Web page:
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What is Fibromyalgia?
Fibromyalgia is a chronic syndrome that occurs predominantly in women and is marked by generalized pain, multiple defined tender points, fatigue, disturbed and nonrestorative sleep, and numerous other somatic complaints. Fibromyalgia is not a discrete disease; rather, it lies at the far end of a continuum of psychological distress and chronic pain in the general population. Fibromyalgia largely overlaps with other syndromes, such as chronic fatigue syndrome, irritable bowel syndrome, temporomandibular joint pain, and multiple other regional pain syndromes, all of which feature symptoms that remain unexplained after usual clinical and laboratory assessment and all of which are related to, but not fully dependent on, depression and anxiety. Fibromyalgia frequently coexists with diseases of structurally defined pathology, such as systemic lupus erythematosus (SLE) or rheumatoid arthritis.
Otherwise unexplained widespread pain occurs in about 10% of the general adult population in Western countries, with approximately half of those affected—mostly women—meeting American College of Rheumatology (ACR) classification criteria for fibromyalgia. It becomes more common after 60 years of age but occurs not infrequently in children. On a typical day, primary care physicians should expect to interact with several patients with fibromyalgia, many of whom will be seeking care for illness other than fibromyalgia. For example, more than 25% of patients with SLE exhibit painful tender points and other clinical and psychological features of fibromyalgia.
The cause of fibromyalgia is unknown. Despite extensive research, no structural pathology has been identified in muscles or other tissues. Although psychological factors associated with chronic distress appear to be important for the development of fibromyalgia in many patients, abundant evidence now indicates that pain in fibromyalgia reflects abnormal pain processing in the central nervous system (i.e., central sensitivity). Clinically, fibromyalgia syndrome is best viewed from a biopsychosocial perspective encompassing multiple variables that contribute to chronic pain and fatigue.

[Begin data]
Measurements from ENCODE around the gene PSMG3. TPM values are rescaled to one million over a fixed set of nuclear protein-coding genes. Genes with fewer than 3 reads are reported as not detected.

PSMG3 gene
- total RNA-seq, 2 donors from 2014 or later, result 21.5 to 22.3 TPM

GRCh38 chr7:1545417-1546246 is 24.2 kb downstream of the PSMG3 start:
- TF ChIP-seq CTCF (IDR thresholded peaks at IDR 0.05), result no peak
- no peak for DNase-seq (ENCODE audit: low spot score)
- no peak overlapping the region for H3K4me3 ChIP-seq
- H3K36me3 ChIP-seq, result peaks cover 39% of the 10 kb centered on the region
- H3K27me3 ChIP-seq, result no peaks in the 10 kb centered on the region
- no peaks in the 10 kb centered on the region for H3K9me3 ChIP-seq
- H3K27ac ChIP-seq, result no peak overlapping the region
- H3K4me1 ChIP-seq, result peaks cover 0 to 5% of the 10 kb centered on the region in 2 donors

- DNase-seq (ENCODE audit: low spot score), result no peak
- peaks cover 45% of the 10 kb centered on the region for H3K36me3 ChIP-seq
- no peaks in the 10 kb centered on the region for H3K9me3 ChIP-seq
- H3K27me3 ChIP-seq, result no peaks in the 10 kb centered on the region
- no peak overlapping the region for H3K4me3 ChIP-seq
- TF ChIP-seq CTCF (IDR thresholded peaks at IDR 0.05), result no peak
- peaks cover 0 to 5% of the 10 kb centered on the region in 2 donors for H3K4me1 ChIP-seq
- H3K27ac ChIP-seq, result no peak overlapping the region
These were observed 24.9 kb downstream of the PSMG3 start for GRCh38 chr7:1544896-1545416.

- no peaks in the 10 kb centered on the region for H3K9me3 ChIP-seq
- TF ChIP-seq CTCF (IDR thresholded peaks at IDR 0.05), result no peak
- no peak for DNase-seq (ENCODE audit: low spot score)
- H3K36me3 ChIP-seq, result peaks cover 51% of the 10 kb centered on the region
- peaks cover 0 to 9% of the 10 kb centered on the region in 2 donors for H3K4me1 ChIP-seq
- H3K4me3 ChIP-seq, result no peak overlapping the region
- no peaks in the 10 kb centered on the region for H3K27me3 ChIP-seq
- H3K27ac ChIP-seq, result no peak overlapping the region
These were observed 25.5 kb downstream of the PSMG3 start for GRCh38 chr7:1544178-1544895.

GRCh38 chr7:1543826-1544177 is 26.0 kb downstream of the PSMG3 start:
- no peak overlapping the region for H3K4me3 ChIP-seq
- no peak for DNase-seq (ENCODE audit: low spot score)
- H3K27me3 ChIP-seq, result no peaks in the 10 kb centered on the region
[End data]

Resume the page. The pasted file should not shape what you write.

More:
Fibromyalgia has been classified as one of a group of disorders that are variously termed symptom-based conditions, functional somatic syndromes, and affective spectrum disorders. Common somatic symptoms in these illnesses are chronic musculoskeletal or abdominal pain, persistent fatigue, disturbed sleep, and cognitive difficulty. Advances in the understanding of the psychophysiologic and neurophysiologic dysregulation in such illnesses is impelling researchers to develop a unifying reclassification of these illnesses as central sensitivity syndromes.
Clinical Symptoms of Fibromyalgia
Pain is the hallmark of fibromyalgia. The pain radiates diffusely from the axial skeleton and is localized to muscles and muscle-tendon junctions of the neck, shoulders, hips, and extremities. Fibromyalgia patients describe the pain with such terms as exhausting, miserable, or unbearable. Generalized hyperalgesia is a cardinal feature. Patients frequently complain that even gentle touch is unpleasant, a manifestation of allodynia.
Fibromyalgia patients also experience severe fatigue, insomnia, and low mood or depression. In fibromyalgia, fatigue occurring most times of the day on most days, together with subjective weakness and nonrestorative sleep, is almost universal. Cognitive complaints, such as difficulties with concentration and memory, may be prominent. Depression, anxiety disorders, and personality disorders contribute to ongoing psychological distress. Other complaints result from somatization, which can be defined as translating psychological distress into somatic symptoms (which are considered more socially acceptable) and seeking care for those symptoms.
Functional impairment is usually present, at least in patients with fibromyalgia who seek care. Patients report difficulty doing usual activities of daily living and lack of exercise—indeed, they actually fear and avoid exercise.
Regional pain syndromes, such as headache, temporomandibular joint disorder, or irritable bowel syndrome, are often present in fibromyalgia patients. It is essential that the physician not automatically attribute all such symptoms to fibromyalgia, however, because fibromyalgia frequently coexists with other disorders of defined structural pathology, such as SLE and rheumatoid arthritis. Optimum therapy requires recognition of both fibromyalgia and comorbid disease.
Tender Points may occur at nine bilateral locations:
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Front of the Body:
Low Cervical Region: (front neck area) at anterior aspect of the interspaces between the transverse processes of C5-C7.
Second Rib: (front chest area) at second costochondral junctions.
Lateral Epicondyle: (elbow area) 2 cm distal to the lateral epicondyle.
Knee: (knee area) at the medial fat pad proximal to the joint line.
Back of the Body:
Occiput: (back of the neck) at suboccipital muscle insertions.
Trapezius Muscle: (back shoulder area) at midpoint of the upper border.
Supraspinatus Muscle: (shoulder blade area) above the medial border of the scapular spine.
Gluteal: (rear end) at upper outer quadrant of the buttocks.
Greater Trochanter: (rear hip) posterior to the greater trochanteric prominence.
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